The Differences Between Assault, Battery & Aggravated Assault

Defining Assault, Battery & Aggravated Assault Under NC Law

Despite some similarities, there are distinct differences between assault, battery, and aggravated assault that can significantly impact your sentencing. Each crime is explicitly defined by North Carolina state law, and depending on which charge you receive, it can result in significant jail time. To understand the differences between these crimes, you must first understand how each is defined by the law.

Assault & Battery

Historically assault and battery were considered separate crimes. However, today, these crimes are essentially one and the same. In fact, North Carolina state law does not specifically define assault by statute, instead relying on the traditional Common Law definition for assault. Battery is considered an assault under North Carolina state law. Assault and battery are considered “simple” if:

  • The assault involved an intentional application of force — regardless of how slight, direct, or indirect — to the body of another individual without their express consent.
  • The assault involved the intentional, offensive, physical touching of another without their express consent.

Simple assault and battery cases are usually categorized as Class 2 misdemeanors in North Carolina; however, this can be elevated to a Class A1 misdemeanor in the following special circumstances:

  • The defendant inflicts serious injury on another or uses a deadly weapon.
  • The defendant is 18-years-old or older, male, and has assaulted a female.
  • The defendant assaults a child under the age of 12.
  • The defendant assaults an officer or state employee.
  • The defendant assaults a school employee or volunteer.

Aggravated Assault

Assault and battery charges can also be elevated to a felony offense. When this occurs, it’s considered an aggravated assault. An aggravated assault happens when:

  • The assault was made with a deadly weapon, inflicted serious injury, and the defendant acted with the intent to kill.
  • The assault was made with a deadly weapon, and either the defendant acted with the intent to kill or the victim sustained a serious injury.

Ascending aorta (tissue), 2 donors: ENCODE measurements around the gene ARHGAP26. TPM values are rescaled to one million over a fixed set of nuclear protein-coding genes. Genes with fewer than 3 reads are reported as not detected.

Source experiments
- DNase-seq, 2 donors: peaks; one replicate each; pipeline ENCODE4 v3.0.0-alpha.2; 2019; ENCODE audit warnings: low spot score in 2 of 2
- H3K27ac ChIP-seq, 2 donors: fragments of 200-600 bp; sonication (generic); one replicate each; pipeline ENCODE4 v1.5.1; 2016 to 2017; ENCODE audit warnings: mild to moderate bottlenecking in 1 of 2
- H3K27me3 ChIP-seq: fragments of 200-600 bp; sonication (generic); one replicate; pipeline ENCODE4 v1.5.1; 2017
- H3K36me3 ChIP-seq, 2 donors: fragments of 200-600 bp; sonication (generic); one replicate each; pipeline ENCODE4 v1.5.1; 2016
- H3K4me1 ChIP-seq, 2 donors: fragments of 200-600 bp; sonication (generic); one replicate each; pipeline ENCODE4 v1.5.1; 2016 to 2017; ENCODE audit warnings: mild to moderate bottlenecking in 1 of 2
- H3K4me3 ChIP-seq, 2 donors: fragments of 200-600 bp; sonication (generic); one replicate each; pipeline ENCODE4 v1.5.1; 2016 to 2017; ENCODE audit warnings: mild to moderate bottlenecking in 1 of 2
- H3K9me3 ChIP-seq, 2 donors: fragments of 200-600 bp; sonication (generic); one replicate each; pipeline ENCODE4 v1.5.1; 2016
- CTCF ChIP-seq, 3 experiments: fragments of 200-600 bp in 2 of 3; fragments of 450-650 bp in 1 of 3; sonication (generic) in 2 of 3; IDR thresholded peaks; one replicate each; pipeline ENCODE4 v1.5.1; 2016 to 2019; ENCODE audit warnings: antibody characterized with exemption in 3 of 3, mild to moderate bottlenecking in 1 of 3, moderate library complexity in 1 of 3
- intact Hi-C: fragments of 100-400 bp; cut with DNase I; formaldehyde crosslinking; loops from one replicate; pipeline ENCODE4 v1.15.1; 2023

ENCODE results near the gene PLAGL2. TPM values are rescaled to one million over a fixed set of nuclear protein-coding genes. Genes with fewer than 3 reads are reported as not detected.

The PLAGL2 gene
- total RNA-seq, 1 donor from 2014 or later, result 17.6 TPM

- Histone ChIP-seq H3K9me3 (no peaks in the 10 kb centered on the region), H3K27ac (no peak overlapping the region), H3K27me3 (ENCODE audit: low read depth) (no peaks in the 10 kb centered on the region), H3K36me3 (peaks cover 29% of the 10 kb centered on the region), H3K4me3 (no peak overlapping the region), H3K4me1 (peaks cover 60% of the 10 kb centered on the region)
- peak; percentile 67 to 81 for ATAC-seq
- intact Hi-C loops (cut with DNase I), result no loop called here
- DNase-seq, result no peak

The first scenario is considered a Class C felony, while the second is considered a Class E felony.

The Main Differences Between Simple Assault & Aggravated Assault in NC

While there is no distinction between assault and battery under North Carolina state law, the key differences lie in distinguishing between simple and aggravated assault and battery charges. Simple assault charges are typically considered a Class 2 misdemeanor unless the victim belongs to a protected class. Class 2 misdemeanors will result in probation and a sentence of one to 30 days of jail time. If prior convictions exist on your record, the sentence can be as long as 60 days, and the judge may impose a fine of up to $1,000.

If your case is escalated to a Class A1 misdemeanor, you may be sentenced to one to 60 days of jail time and receive a fine at the judge’s discretion. Prior convictions may result in a lengthier stay in jail of up to 150 days.

When an aggravated assault charge is in question, the punishments are far more serious. Depending on the type of felony charge you receive, you could face the following penalties:

  • Class C felony: Minimum prison sentence of 44 to 98 months
  • Class E felony: Minimum prison sentence of 15 to 31 months

When to Hire a Criminal Defense Attorney

At Smith Giles PLLC, our team of criminal defense attorneys has proudly served clients throughout Alamance County, NC, for more than 35 years. We act as your ally, acting on your behalf to secure the best outcome for your case.

If you’ve been charged with assault, battery, or aggravated assault in North Carolina, schedule a free consultation with our criminal defense team by calling 336-222-7735 today!